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April/May 2014 (vol. 10/6)

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Research Plus

Offshore shift work

Workers in the offshore oil industry are able to adapt fully to nightshift work within one to two weeks, according to this systematic review (29 studies); however, re-adaptation to daytime shifts is slower. There is inconsistent evidence on sleep quality and duration, though most studies show that dayshift workers reported better and longer sleep, and fewer sleep problems (eg staying asleep or fragmented sleep) compared with nightshift workers. Three studies found no evidence for slower reaction times among night workers. There was insufficient evidence to justify conclusions on the impact of shiftwork on physical and mental health – findings on the impact of offshore shiftwork as a risk factor for poor mental health, higher body mass index and increased risk of work-related accidents were inconsistent. Longitudinal studies to investigate long-term outcomes are needed.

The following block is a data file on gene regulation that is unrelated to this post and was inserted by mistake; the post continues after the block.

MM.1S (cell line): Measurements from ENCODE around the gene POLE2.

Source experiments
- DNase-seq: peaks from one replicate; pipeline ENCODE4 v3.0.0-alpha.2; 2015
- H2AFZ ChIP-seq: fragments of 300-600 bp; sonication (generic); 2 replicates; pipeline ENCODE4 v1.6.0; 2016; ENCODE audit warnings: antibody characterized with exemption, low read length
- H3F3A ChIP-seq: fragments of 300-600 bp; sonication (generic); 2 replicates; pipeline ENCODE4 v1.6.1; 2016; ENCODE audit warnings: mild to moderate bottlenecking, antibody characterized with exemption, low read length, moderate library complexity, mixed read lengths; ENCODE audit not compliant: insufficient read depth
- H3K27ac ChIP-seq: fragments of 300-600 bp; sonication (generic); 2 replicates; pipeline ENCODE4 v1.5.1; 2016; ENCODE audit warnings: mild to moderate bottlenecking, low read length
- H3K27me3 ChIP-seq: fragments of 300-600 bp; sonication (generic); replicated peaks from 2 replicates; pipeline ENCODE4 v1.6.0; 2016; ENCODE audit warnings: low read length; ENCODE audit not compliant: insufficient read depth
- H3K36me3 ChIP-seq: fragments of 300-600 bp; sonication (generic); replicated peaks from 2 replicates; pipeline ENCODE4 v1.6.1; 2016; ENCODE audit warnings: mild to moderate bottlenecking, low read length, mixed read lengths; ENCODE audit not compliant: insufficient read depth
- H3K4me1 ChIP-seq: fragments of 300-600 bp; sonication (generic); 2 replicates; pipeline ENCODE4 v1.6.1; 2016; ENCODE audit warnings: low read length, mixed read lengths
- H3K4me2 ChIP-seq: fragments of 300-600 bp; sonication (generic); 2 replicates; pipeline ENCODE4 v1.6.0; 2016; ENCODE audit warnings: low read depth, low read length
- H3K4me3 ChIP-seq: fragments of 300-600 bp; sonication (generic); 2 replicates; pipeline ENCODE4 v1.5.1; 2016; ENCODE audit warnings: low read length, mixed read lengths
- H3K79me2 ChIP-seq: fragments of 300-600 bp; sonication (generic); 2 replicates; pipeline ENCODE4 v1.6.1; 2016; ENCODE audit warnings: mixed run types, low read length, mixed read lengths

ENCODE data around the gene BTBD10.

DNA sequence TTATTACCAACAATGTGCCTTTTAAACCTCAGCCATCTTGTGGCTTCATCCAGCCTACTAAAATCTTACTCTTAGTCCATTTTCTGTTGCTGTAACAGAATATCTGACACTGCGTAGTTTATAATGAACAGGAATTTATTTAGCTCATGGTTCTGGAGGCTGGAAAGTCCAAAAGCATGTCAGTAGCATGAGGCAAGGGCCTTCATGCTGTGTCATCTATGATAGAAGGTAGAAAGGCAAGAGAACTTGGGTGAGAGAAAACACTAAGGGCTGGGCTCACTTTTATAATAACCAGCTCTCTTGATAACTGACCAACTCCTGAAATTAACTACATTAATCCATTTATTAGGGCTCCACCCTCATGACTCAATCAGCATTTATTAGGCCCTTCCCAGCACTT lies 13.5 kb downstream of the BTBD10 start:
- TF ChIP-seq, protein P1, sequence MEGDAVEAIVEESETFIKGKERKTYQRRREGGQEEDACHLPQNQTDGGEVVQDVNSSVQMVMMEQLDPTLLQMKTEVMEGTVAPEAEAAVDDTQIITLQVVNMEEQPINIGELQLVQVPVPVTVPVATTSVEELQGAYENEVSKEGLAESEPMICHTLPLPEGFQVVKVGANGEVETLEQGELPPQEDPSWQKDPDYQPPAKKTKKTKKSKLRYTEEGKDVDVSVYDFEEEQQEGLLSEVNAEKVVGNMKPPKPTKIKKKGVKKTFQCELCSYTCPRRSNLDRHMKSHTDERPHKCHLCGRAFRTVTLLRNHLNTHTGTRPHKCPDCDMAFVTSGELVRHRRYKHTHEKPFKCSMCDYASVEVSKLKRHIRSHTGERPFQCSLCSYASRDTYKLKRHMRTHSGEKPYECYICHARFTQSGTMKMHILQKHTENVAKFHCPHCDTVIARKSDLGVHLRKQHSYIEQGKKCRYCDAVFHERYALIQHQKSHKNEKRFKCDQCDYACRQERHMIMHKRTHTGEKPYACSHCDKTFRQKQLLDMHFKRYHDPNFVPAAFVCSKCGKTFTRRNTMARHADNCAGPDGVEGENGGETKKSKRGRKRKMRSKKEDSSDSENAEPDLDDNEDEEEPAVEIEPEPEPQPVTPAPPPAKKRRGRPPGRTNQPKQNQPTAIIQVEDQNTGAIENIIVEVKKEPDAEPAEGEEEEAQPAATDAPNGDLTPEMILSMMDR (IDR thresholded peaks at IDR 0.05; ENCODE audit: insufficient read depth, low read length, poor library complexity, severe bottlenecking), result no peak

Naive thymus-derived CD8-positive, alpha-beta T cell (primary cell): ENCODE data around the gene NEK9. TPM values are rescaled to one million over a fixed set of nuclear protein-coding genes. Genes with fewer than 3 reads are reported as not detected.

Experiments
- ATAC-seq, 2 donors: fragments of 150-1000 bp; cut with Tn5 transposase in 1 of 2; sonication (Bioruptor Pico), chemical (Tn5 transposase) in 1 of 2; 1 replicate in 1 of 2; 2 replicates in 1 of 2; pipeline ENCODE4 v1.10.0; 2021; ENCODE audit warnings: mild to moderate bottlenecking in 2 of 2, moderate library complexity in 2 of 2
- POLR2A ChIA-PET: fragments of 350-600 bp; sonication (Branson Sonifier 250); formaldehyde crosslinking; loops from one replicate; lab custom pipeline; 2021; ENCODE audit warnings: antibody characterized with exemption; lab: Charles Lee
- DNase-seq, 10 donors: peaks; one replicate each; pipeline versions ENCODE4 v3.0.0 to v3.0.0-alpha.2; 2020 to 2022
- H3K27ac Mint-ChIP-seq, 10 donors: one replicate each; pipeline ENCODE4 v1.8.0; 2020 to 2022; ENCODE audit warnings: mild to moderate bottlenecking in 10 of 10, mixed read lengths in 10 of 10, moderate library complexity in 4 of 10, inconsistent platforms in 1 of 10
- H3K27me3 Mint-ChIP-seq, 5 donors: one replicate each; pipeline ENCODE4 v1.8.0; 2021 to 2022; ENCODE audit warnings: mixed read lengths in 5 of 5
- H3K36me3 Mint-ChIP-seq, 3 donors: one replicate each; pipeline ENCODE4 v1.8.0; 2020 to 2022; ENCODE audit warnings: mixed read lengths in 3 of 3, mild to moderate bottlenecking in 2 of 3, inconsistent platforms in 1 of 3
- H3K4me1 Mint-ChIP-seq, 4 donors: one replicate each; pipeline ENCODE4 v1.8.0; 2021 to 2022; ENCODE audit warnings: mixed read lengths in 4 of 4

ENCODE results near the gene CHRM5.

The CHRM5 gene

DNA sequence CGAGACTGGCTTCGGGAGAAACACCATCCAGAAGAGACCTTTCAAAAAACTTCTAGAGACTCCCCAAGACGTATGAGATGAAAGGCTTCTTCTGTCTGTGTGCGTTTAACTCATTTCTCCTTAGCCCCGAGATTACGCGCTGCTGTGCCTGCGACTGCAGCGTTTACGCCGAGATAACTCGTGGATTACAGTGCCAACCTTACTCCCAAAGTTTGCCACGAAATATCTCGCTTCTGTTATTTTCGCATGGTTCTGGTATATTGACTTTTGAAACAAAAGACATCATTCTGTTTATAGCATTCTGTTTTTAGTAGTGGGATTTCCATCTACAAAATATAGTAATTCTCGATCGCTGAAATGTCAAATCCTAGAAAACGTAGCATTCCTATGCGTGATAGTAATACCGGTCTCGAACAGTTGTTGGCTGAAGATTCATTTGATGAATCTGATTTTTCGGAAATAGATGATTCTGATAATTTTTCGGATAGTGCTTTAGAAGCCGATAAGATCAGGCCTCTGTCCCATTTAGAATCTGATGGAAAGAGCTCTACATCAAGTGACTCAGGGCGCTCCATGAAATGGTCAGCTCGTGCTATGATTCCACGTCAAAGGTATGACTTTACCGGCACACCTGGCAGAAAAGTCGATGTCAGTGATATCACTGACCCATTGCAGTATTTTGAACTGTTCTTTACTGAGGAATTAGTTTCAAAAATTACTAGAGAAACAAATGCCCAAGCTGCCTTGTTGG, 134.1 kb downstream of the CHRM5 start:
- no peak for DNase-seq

Effects of Shift and Night Work in the Offshore Petroleum Industry: A Systematic Review [PDF]. Industrial Health 2013; 51(5): 530–544

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Occupational Health at Work April/May 2014 (vol. 10/6) pp18